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A pair of operators $\,(A,P)$ is a coadjoint pair if $\,A$ is an adjacency operator $\,A(G)$ for a graph $\,G$ and $P = \sum_{v \in V(G)} \varphi(v) \otimes v$ is a permutation on $\,V(G)$ satisfying
$A(G)^{\ast} = P^{\ast}A(G)P.$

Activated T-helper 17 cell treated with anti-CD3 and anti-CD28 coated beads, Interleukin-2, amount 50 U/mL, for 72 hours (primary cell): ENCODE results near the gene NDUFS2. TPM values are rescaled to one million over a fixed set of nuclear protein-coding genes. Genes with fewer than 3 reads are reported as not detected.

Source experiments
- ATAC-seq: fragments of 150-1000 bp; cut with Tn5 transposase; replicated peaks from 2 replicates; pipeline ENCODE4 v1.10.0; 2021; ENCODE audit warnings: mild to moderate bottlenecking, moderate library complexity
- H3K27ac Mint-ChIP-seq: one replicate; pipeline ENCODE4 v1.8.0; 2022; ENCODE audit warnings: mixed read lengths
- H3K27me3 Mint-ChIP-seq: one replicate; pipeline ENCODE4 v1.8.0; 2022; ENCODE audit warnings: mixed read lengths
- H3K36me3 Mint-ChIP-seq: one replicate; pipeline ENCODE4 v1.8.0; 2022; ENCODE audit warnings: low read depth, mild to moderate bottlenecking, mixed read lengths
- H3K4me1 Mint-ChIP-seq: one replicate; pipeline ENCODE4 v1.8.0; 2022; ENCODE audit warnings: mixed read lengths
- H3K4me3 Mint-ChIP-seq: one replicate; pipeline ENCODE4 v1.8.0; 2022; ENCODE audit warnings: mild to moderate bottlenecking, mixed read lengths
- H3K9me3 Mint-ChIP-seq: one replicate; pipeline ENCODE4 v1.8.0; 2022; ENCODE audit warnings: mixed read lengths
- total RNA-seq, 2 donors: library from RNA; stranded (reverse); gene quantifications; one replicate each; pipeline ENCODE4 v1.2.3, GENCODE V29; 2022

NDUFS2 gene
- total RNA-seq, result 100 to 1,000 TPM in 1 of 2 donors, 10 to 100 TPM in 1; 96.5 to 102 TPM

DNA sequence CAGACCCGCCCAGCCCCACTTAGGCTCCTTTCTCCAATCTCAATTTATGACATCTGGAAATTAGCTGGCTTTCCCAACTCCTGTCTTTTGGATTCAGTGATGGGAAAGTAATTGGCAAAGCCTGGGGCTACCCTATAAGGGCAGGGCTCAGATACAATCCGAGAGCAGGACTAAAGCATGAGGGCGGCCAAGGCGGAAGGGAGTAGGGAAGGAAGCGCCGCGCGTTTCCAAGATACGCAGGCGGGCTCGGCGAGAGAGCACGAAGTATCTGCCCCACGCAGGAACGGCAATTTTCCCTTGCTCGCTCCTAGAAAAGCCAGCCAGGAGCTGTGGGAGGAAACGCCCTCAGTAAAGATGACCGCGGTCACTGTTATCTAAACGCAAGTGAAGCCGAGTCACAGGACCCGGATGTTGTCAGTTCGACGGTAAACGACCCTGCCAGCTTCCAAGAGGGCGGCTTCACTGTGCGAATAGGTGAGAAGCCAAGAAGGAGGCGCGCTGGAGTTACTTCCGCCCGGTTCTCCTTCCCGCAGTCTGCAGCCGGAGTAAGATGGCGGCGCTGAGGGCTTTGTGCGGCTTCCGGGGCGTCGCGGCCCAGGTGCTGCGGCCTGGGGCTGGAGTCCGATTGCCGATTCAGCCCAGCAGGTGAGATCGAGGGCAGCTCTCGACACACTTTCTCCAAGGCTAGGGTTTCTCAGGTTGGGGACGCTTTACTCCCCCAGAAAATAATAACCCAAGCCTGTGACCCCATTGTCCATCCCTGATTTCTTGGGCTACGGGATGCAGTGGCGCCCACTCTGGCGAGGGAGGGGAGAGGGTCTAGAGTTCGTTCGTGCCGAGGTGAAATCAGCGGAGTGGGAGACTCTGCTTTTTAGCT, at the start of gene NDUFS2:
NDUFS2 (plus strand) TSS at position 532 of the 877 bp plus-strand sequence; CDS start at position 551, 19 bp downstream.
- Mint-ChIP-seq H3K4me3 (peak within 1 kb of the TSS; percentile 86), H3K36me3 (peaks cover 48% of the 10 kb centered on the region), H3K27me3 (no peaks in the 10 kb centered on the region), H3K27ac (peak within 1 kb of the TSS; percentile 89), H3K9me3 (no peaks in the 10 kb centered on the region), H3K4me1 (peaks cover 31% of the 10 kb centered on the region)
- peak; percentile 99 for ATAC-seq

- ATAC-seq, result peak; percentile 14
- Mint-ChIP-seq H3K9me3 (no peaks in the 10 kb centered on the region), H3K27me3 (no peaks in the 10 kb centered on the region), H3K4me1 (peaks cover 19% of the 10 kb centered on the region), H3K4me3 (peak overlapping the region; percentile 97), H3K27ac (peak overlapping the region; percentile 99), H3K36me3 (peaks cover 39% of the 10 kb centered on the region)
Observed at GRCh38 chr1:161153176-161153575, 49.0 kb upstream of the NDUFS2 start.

Moreover, the bijection $\varphi$ on $\,V(G)$ satisfies $\varphi^{2} =1$, or $\,P^{2} = 1$. In this case, $\,P$ is called a transposition symmetry. Like this case, if a graph $\,G$ has a coadjoint pair $\,(A,S)$ such that $\,S$ is a transposition symmetry, then $\,G$ is called strongly coadjoint. Needless to say, undirected graphs are all strongly coadjoint and strongly coadjoint graphs are all coadjoint.